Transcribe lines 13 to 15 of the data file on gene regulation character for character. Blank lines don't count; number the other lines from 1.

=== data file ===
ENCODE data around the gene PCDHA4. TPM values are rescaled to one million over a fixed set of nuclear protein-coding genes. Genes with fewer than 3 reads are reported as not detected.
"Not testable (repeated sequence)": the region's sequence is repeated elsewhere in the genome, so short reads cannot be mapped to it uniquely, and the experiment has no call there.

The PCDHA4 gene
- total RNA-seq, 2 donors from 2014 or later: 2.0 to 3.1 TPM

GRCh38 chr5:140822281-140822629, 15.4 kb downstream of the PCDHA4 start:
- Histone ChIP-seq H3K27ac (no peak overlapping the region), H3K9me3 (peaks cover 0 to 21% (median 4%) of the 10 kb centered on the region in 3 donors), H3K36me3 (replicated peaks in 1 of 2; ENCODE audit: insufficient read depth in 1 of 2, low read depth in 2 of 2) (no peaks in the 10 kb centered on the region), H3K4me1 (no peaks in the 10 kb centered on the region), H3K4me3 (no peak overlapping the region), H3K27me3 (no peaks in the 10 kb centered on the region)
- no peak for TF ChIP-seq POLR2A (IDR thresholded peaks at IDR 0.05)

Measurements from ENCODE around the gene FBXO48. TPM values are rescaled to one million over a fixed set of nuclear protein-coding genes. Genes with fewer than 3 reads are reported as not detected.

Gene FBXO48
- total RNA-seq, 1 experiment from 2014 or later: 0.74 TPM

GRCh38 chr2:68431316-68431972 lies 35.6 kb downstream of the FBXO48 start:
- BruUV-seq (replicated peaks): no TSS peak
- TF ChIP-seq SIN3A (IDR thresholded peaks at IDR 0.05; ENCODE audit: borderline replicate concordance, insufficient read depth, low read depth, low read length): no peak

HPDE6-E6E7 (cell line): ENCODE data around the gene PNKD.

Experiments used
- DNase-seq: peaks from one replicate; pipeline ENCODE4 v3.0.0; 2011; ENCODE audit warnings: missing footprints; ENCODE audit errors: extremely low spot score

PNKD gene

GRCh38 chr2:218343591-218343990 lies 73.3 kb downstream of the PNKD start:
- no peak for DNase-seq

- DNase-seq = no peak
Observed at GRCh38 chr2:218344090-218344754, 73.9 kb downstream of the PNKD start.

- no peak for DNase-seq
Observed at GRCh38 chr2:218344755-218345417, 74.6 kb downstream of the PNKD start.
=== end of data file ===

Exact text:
- TF ChIP-seq SIN3A (IDR thresholded peaks at IDR 0.05; ENCODE audit: borderline replicate concordance, insufficient read depth, low read depth, low read length): no peak

HPDE6-E6E7 (cell line): ENCODE data around the gene PNKD.

Experiments used